News for 11/17/11 (Post Owners Meetings Edition)

Time for a recap of the owners meetings.

  • The Astros will be in the American League West starting in 2013. Next up: Figuring out the details of the scheduling format. Despite the grousing from many about the change, a few columnists have written in favor of the move, including ESPN’s Jayson Stark and Danny Knobler of CBS Sports. Newly approved owner Jim Crane was required to accept the move to the AL as a condition of his approval. Crane was unanimously approved.
  • Stark also considers how another change, the addition of two more wild-card teams, could affect the annual playoff chase and divisional races.
  • MLB and the MLBPA have agreed to a five-year CBA. Ken Rosenthal reports that an announcement will occur on Monday.
  • Larry Baer was approved as the “control person” representing the San Francisco Giants at future owners meetings. There may have been more recent instances of this, but one high-profile one I clearly remember is Paul Beeston when he became CEO of the Toronto Blue Jays. Howard Lincoln also performs a similar duty on behalf of Nintendo for the Seattle Mariners.
  • The Los Angeles Dodgers saga continues, with pre-screening for prospective bidders scheduled to begin soon. That’s a good thing, because as Forbes’ Mike Ozanian reports, the Dodgers are saddled with a whopping $555 million in debt. Another lawsuit has been filed by Frank McCourt against Fox for allegedly trying to “interfere with the sale of the Dodgers and their assets in bankruptcy.”
  • Nothing on the A’s front, though there are murmurs of something happening in January. Maybe. The wait continues.

In other news…

  • The outlook for the NBA is not good. Dwyane Wade and most of the players rank-and-file believe the 2011-12 season can be saved (as they should since they’re losing paychecks from here on out). Meanwhile, former players union executive director Charles Grantham joined Kareem Abdul-Jabbar and Magic Johnson in voicing their opinion that the players should have taken the last “50%” deal.
  • NHL players are looking at what’s happening in the NBA very carefully, since hockey’s CBA will end next September.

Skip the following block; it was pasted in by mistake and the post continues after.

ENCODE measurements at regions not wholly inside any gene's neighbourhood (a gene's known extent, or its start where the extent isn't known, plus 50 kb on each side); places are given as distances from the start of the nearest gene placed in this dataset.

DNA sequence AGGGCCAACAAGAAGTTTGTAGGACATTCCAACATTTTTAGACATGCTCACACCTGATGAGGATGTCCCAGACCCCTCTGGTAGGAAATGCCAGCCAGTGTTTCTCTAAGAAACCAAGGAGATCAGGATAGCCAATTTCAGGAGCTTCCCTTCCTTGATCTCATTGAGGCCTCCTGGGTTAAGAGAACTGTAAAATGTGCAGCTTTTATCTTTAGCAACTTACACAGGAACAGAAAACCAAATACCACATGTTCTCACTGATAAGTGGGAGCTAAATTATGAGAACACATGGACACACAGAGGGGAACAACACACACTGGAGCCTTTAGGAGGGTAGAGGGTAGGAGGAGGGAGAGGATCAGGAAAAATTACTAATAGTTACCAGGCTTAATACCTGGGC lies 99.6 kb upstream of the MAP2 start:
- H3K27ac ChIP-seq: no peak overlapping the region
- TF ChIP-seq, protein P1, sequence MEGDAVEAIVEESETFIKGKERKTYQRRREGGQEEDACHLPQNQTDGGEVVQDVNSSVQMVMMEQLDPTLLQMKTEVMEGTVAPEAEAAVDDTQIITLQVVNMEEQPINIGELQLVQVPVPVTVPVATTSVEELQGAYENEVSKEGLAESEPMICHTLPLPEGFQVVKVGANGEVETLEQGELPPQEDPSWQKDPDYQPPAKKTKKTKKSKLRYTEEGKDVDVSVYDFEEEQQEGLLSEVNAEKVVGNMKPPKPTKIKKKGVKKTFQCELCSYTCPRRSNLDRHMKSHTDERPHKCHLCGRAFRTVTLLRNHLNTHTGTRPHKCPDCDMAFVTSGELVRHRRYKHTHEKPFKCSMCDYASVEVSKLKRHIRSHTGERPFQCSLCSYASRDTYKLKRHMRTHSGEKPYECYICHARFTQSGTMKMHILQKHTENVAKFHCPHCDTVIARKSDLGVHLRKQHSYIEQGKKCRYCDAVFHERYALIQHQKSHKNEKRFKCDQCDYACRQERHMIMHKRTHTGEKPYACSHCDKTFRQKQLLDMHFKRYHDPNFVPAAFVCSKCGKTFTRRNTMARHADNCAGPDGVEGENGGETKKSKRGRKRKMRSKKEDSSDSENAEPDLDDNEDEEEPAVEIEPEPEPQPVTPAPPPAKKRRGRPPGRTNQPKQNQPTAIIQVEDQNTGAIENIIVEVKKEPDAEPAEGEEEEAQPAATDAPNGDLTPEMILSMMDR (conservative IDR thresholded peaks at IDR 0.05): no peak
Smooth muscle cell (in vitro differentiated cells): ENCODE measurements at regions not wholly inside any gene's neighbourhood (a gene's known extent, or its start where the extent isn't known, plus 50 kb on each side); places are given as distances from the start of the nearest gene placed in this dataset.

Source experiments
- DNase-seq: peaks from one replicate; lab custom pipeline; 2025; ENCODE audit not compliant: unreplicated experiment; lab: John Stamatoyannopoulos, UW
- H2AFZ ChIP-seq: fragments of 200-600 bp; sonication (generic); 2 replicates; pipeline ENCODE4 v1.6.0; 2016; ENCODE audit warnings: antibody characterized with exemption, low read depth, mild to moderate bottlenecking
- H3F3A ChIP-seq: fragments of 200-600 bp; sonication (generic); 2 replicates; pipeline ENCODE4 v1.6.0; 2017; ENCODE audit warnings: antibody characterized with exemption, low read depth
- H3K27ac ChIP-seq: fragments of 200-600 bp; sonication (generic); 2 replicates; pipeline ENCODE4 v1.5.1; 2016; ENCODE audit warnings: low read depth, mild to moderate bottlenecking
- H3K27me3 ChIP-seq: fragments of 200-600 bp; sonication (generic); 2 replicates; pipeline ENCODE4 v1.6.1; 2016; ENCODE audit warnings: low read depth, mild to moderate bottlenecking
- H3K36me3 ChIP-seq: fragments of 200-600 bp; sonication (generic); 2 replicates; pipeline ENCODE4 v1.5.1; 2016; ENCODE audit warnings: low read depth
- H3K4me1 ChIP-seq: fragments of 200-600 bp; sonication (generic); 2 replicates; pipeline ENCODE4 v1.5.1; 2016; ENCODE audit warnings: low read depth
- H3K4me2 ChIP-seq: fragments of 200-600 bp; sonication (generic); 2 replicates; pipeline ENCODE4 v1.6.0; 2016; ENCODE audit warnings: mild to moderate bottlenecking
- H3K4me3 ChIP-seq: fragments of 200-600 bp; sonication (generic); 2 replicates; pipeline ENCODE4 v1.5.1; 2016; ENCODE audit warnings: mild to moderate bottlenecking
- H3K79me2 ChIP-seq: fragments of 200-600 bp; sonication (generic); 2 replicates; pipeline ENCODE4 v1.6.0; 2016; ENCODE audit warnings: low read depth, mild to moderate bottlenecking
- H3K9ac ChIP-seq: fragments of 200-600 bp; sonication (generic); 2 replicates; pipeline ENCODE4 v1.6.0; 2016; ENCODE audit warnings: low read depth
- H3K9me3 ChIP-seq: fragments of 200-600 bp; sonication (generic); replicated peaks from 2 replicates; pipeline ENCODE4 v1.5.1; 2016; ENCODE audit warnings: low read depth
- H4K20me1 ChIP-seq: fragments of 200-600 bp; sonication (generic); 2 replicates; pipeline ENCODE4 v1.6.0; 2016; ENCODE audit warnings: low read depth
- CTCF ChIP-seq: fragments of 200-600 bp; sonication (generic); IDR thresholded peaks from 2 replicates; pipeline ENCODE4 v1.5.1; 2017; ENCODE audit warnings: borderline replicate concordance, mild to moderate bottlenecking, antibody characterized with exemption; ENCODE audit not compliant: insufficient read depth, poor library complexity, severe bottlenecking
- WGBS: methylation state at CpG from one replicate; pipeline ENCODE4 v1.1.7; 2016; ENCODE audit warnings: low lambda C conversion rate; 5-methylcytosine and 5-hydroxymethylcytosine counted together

• Starting Friday, the Florida Marlins will no longer exist. They will be known forevermore as the Miami Marlins.
  • I haven’t posted much on the Minnesota Vikings’ stadium push, simply because it doesn’t seem to have any real momentum or money behind it. The team remains focused on the Arden Hills munitions site in suburban Ramsey County, whereas the City of Minneapolis has sites within city limits.
  • CSN Bay Area’s Nick Rosano has an update on the San Jose Earthquakes’ stadium plans. A permit hearing should be held soon. I’ll attend it if I can.
  • Santa Clara approved the $10 million expenditure for pre-construction work at the 49ers stadium site. $6 million will actually be loaned by the team.
  • MLB is commissioning a study on the economic impact of Miller Park now that the ballpark is well-established and past its honeymoon period. The study will be done by the University of Wisconsin-Milwaukee’s Institute for Survey and Policy Research. The same group did a study shortly after the opening of Miller Park which fell under heavy criticism. The study is due in the spring and could provide ammunition for either pro or anti-ballpark groups in San Jose (yes, I know that the anti-ballpark folks will trot out a Cato Institute study). Since the study is being commissioned by MLB, I expect it to be somewhat baseball-friendly, though not as much as the previous one.
  • The Financial Times has a Moneyball article featuring both Billy Beane and Michael Lewis. It’s a good read and serves as a nice epilogue to the book and movie. There’s also a discussion of the article at AN.
  • A new article by Carol Rosen of the Almaden Resident (a Silicon Valley Community Newspaper) examines the pro and anti San Jose ballpark factions and their stances.

That’s all for now.

41 thoughts on “News for 11/17/11 (Post Owners Meetings Edition)

  1. So, it’s off to Arlington as well as Houston during the middle of those lovely Texas summers…
    I can only wonder what Bill King would have thought of that.

  2. @crister–i was thinking the same thing! Man, I miss Bill King. Did all 3 sports wonderfully. He was the voice of eastbay sports for years.

  3. There are some major idiots living in my hometown. I guess if you keep repeating a lie over and over again it will eventually become the truth (“more children will go hungry if we allow a $500 million private investment in downtown SJ”). This RM is my fear and exactly why I’ve always been against a referendum. If I was Wolff, even though I wouldn’t have to, I would just pay the city the original purchase amount (for the parcels) just to shut these people up once and for all.

  4. Yes, we’re talking an investment of $10-$15 million(?) by San Jose in return for a $450 million private investment in San Jose, yielding countless more dollars coming into town and into the city treasury. And people are opposed because library hours have been cut. So if SJ takes the $10 mill and spends it on cops and libraries, the funding shortfalls are just going to return the next year. And we’ll have lost a remarkable chance for major economic activity in San Jose. And the ballpark property, with the neon sign with the pig on it, will just sit vacant.

  5. Tony. Those people live in SJ. You live in Gilroy.